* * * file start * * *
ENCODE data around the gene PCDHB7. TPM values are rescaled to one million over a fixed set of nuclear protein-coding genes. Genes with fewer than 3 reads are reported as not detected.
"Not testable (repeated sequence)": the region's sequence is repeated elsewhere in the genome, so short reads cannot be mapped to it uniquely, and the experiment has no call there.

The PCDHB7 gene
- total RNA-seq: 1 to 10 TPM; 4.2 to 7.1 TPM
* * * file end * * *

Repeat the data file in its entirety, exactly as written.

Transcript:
ENCODE data around the gene PCDHB7. TPM values are rescaled to one million over a fixed set of nuclear protein-coding genes. Genes with fewer than 3 reads are reported as not detected.
"Not testable (repeated sequence)": the region's sequence is repeated elsewhere in the genome, so short reads cannot be mapped to it uniquely, and the experiment has no call there.

The PCDHB7 gene
- total RNA-seq: 1 to 10 TPM; 4.2 to 7.1 TPM